Dillian Whyte had to settle for a fight against Alexander Povetkin for May 2 after former heavyweight champion Andy Ruiz Jr. turned down two offers to fight him. Whyte (27-1, 18 KOs) is still pretty bitter about Ruiz saying no to his offers, and he figures that he just wants to fight an old heavyweight in 38-year-old Chris Arreola next in a tune-up.
(Photo credit: Mark Robinson/Matchroom Boxing)
Whyte, 31, is happy that former WBA heavyweight champion Povetkin (35-2-1, 24 KOs) stepped up to the plate to face him next. Whyte-Povetkin will be fighting on May 2 on Sky Sports Box Office at the Manchester Arena in Manchester, UK.
If everything goes right for Dillian, he’ll pick up the biggest win of his career against the 40-year-old Povetkin. But if Whyte loses, he’s going to look bad, and he’ll be facing a long road back.
“Andy Ruiz didn’t want it so Povetkin stepped up to the plate-like I knew he would because he’s a warrior,” said Whyte to IFL TV. “We sent him two offers but they didn’t accept the offers, so that’s his problem.
“He [Ruiz] didn’t want to take two dangerous fights back to back. He wanted to take a warmup. I think he’s going to fight Chris Arreola, which is like 1,000 years old,” said Whyte.
See what I mean about Whyte being bitter. He’s clearly disgruntled over Ruiz turning down the two offers sent to him by Eddie Hearn, one of which was reportedly in the $5 million range. From Ruiz’s perspective, it’s easy to see why he wouldn’t want to agree to a fight with Whyte.
For one, he’s coming off of a bad loss to Anthony Joshua last December, and his motivation train hard was missing for that fight. If Ruiz isn’t entirely sure if he wants to train hard anymore, then it’s quite understandable why he’d turn down the offers to fight Whyte.
That wouldn’t be an easy fight for Ruiz even if he were in shape. He’d likely beat Whyte, but he’d have to be totally dedicated. Right now, Ruiz doesn’t even have a trainer.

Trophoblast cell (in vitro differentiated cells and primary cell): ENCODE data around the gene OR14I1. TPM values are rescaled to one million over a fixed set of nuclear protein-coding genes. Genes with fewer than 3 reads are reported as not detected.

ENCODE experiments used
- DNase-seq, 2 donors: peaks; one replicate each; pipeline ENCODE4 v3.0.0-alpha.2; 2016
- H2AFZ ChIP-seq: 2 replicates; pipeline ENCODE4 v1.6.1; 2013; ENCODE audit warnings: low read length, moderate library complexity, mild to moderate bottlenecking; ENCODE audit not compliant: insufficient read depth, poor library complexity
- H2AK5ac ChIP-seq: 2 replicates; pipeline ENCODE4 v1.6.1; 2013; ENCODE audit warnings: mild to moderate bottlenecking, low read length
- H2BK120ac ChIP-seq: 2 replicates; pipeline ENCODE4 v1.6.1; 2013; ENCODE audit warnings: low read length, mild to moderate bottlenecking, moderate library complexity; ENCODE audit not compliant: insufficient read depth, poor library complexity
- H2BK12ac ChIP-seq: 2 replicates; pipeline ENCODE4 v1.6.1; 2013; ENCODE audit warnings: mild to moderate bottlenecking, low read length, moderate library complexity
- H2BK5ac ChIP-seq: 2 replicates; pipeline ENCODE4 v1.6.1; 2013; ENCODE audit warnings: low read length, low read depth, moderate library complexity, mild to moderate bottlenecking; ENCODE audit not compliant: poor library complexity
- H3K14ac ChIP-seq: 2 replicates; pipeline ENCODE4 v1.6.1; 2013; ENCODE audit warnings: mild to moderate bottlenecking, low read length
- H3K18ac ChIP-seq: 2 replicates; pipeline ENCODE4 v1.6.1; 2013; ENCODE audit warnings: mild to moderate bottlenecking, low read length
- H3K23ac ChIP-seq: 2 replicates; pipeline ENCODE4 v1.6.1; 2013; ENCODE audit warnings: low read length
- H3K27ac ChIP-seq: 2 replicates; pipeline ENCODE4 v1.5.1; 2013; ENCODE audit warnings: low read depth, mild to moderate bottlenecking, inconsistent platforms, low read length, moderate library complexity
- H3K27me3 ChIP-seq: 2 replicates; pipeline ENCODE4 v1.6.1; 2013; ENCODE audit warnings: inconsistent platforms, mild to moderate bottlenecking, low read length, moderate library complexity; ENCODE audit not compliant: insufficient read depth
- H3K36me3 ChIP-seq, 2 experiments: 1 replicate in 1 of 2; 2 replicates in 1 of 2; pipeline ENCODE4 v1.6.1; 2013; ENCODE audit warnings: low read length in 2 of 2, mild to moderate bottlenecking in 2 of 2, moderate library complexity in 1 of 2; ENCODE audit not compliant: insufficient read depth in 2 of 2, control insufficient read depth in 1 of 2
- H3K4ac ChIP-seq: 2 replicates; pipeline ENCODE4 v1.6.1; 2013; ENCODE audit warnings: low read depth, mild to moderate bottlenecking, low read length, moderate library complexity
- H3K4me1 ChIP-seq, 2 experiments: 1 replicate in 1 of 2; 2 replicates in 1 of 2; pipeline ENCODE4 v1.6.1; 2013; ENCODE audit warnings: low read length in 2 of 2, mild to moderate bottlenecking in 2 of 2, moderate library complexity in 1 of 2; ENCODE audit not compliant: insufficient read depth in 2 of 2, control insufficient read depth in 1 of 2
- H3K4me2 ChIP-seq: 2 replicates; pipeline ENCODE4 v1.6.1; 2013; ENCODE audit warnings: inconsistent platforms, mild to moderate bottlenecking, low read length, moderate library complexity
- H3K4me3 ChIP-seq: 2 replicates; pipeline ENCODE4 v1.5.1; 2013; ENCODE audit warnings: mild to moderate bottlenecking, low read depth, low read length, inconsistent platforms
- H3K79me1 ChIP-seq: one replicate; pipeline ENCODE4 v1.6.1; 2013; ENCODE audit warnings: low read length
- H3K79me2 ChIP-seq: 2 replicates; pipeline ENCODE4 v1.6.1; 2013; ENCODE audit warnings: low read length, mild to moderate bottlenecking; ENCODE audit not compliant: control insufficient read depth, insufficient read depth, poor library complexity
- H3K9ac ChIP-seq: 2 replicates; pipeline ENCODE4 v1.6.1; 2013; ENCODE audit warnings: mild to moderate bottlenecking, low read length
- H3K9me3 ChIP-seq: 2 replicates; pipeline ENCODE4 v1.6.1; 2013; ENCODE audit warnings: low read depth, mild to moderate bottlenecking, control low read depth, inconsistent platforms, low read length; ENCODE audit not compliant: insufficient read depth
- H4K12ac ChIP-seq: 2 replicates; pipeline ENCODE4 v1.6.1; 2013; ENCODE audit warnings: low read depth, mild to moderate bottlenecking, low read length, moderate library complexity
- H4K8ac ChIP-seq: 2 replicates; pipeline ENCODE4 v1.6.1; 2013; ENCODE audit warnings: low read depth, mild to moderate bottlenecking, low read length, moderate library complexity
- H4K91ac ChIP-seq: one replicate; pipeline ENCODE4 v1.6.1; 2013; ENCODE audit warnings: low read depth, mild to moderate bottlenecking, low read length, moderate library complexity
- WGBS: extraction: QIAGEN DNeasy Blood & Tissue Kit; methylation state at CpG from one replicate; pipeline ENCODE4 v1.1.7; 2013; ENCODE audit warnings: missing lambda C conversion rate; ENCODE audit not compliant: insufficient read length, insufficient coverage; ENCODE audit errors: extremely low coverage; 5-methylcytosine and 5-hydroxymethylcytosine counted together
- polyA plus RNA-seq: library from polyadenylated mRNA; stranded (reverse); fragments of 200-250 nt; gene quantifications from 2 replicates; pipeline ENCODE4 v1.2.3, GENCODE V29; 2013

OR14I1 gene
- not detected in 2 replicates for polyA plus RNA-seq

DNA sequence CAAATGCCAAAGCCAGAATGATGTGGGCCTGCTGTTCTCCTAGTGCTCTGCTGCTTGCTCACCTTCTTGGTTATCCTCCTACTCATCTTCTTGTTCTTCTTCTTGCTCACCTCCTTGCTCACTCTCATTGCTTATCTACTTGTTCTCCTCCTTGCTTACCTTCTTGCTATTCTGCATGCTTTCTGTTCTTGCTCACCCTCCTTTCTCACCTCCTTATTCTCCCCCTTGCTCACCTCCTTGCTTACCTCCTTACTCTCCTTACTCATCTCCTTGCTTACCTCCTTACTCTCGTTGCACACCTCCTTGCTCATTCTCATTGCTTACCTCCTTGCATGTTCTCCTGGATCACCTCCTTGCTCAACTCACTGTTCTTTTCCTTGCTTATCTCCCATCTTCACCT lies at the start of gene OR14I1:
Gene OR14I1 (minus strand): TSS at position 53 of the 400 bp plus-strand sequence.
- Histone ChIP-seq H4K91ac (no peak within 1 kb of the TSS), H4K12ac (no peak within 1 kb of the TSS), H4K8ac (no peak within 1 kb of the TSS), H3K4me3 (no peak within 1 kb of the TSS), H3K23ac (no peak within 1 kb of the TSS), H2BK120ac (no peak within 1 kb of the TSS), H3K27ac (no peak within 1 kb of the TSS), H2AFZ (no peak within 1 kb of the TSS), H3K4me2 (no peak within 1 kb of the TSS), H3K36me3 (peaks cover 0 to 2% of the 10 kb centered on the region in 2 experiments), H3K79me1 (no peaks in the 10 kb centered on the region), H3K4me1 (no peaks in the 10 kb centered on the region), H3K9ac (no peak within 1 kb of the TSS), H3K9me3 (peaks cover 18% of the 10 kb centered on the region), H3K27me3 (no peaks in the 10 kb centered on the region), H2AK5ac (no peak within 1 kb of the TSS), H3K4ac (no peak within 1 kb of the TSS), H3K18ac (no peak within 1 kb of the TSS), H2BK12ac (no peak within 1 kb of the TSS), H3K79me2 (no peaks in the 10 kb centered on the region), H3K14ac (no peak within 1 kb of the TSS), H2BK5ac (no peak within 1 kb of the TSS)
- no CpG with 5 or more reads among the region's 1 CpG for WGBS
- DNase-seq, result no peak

Ruiz is mostly speaking in platitudes about how he’s ready to change his career, but he’s done nothing to back up his talk. The other probable reason for why Ruiz turned down the fight with Whyte is because he can potentially make a lot more money in a trilogy fight with Joshua or a match against Tyson Fury.
Against Those guys, Ruiz would likely get double the money he’d get as the B-side opponent for Whyte. Additionally, Ruiz would have needed to fight Whyte in the UK for that match to happen, and he might end up getting the short end of the stick in terms of the officiating and judging. Whyte got away with a lot of roughhouse tactics against Dereck Chisora and Joseph Parker that he wasn’t penalized for.
“He’s a good 40-years-old, not a bad 40,” said Whyte on Povetkin. “Look at how long Klitschko reigned. Povetkin is the same. He might reign until he’s 45 because he keeps himself in shape. He’s a good fighter. He can box, he can punch, and he’s a slugger,” said Whyte about Povetkin.
If Whyte loses to Povetkin, then he’s going to look silly for having taken this risky fight. Whyte is already locked in as the WBC mandatory to Tyson Fury, so why take a risky fight against Povetkin? The answer is simple. Whyte makes a lot of money for his fights on Sky Sports Box Office, but he has to fight decent quality opposition to sell those fights to the British public.
Whyte can’t just fight fodder level opponents and expect his fans to purchase his fights on PPV in droves. That’s why Whyte is taking this CALCULATED risk. He thinks he can win, but if he’s wrong, it’s going to be tough for him to work his way back. For all intents and purposes, Whyte will be the new Dereck Chisora. That’s a fighter that has been around forever and loses when he steps it up. But despite all the defeats on Chisora’s record, he still remains a popular fighter in the UK, if not elsewhere.